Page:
Creating a culture that scales

By Jeremy Bailenson, Founding Director,
Stanford Virtual Human Interaction Lab

Jeremy Bailenson sitting on bench

Learning a company’s culture happens slowly, as you gather information through lots of little experiences. It’s a gradual learning process that happens over time. Yet, for culture-driven companies, this learning is critical to success.

In today’s environment, with more remote work and less opportunity for in-person teaching, culture training has become a challenge for many companies. In the history of Virtual Reality research, the notion of training on culture is largely without academic precedent. But in 2020, that changed.

Sprouts Farmers Market, the supermarket chain, relies on culture to distinguish their brand, focusing on core values such as “Respect and Serve One Another” and “Embrace Healthy Living.” As Sprouts continued to open new stores and hire across the country, they needed to onboard new team members. They turned to Immersive Learning to do this, which was rather revolutionary.

To assimilate new members into the unique culture of Sprouts, the VR experiences were designed using an Exemplar Model, where a number of very salient examples are highlighted and work in tandem to shed light on an abstract theme. This canon of VR experiences helped exemplify the Sprouts core values and bring out the special culture the company had developed. For example, a team member might teach an anxious mother who just discovered her son is allergic to gluten about how to shop for the new diet, or a team member may decide to deliver a watermelon to an elderly sick customer who can’t drive to pick up his favorite food.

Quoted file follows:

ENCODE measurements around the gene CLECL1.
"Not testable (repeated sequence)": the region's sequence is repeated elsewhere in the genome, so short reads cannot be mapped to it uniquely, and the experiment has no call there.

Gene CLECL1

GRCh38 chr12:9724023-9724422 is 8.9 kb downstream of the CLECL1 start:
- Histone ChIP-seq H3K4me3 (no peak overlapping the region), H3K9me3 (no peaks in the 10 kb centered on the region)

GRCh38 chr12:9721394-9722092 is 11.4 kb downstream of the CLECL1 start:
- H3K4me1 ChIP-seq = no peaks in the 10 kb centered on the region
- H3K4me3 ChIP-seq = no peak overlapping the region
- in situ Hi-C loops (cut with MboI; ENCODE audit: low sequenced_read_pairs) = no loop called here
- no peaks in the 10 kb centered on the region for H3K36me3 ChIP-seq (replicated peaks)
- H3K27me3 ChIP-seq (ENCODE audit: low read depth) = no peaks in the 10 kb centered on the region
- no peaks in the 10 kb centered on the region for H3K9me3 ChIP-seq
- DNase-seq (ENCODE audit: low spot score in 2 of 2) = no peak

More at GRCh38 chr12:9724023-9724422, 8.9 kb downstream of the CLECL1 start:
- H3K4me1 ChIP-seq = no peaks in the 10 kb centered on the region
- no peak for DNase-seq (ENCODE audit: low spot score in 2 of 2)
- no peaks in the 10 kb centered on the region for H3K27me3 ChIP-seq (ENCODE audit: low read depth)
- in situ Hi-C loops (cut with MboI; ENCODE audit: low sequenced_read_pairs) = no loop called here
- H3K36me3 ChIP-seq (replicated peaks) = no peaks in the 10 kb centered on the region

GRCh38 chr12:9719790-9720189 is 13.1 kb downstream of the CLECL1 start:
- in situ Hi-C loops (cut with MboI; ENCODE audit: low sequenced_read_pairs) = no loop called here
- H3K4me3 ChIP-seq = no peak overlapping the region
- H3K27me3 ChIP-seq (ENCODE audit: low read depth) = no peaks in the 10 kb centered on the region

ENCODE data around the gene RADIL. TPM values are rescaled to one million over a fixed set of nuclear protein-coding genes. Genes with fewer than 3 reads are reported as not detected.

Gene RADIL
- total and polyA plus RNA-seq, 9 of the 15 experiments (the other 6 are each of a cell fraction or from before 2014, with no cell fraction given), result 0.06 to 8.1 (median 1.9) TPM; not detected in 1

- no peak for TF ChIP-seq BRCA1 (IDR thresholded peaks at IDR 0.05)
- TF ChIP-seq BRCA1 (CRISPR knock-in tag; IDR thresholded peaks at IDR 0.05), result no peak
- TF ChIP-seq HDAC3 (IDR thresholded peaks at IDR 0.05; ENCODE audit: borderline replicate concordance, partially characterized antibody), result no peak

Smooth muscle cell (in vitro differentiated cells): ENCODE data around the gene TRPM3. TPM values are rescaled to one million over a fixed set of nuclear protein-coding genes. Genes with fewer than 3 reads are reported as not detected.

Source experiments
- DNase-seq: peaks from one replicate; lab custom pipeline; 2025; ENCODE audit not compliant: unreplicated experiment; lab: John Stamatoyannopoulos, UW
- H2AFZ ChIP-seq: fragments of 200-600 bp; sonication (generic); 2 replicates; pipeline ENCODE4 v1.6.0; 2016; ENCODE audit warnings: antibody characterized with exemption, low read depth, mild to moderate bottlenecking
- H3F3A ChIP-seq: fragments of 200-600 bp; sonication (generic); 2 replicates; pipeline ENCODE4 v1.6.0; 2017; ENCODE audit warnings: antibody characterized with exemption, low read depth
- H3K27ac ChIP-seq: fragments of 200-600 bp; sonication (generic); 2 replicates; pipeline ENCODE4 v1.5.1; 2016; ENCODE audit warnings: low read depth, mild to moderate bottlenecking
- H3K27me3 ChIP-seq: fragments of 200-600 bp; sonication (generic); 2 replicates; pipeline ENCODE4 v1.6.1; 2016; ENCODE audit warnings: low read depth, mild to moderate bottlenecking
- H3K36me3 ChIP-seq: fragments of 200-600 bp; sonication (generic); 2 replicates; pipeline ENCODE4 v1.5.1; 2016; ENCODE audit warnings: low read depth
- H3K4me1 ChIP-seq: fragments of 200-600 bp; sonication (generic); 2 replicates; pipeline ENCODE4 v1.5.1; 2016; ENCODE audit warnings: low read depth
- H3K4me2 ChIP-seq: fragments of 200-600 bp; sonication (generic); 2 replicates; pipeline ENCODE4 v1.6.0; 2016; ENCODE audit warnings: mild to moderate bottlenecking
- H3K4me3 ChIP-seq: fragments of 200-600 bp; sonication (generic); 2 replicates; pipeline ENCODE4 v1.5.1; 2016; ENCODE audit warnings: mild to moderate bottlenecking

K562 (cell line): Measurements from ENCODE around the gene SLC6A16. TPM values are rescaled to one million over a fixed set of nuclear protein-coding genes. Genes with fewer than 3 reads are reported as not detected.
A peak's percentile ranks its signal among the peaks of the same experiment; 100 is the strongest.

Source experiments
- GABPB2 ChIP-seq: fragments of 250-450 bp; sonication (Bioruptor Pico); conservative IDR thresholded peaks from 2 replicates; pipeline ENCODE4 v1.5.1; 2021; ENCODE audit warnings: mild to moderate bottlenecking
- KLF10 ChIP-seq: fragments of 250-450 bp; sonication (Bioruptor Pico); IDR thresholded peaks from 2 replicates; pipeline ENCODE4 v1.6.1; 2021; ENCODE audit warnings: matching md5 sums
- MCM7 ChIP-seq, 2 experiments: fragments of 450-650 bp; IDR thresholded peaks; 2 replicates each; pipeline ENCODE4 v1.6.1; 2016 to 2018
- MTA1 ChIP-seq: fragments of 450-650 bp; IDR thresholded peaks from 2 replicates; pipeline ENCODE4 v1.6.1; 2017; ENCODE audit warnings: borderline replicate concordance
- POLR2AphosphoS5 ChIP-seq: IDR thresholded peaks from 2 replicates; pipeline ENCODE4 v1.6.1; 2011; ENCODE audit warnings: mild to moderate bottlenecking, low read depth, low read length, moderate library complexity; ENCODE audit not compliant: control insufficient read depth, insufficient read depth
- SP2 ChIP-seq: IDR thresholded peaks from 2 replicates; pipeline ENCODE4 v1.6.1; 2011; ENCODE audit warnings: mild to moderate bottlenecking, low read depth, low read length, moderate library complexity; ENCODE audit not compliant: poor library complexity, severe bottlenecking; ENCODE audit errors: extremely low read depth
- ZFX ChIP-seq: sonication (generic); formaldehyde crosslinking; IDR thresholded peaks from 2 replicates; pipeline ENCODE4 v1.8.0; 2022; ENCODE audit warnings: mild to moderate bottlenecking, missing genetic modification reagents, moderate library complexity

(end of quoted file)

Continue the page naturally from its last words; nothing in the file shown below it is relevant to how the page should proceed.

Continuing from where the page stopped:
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For deeper insights on cultural training and the Exemplar Model, check out the interview with Jeremy.

Sprouts essentially fast-forwarded the process of experiencing its culture in action by giving new hires lots of immersive experiences so they build up this understanding of what the place is like and how to exemplify it. This was the first I’d heard of anyone trying this, either in academia or in the business world. And it was a very special project, especially when you consider the outcomes from a significant data set.

A subset of about 300 employees were tested on their conceptual understanding of the core values, half of whom did VR and half of whom used PowerPoint training. Forty-eight percent of the trainees who did VR learned all six concepts perfectly, compared to only 3% who used traditional methods. We believe this is due to the experiential nature of the training; since team members felt like they had “lived” the values through simulation in VR, their knowledge of the values became more ingrained for the long term.

Culture is more than a set of values. With a new way to scale their culture, Sprouts and many other companies can continue to put the customer at the center of everything they do, while creating a sense of belonging and community for engaged, happy, and thriving employees.

Sprouts grocery worker

I’m so grateful we launched this before COVID-19. I can’t imagine hiring thousands of people — which we’ve done over the last few months — and trying to give them a great onboarding experience during a pandemic.

Cindy Chikahisa,
VP of Store Operations for Sprouts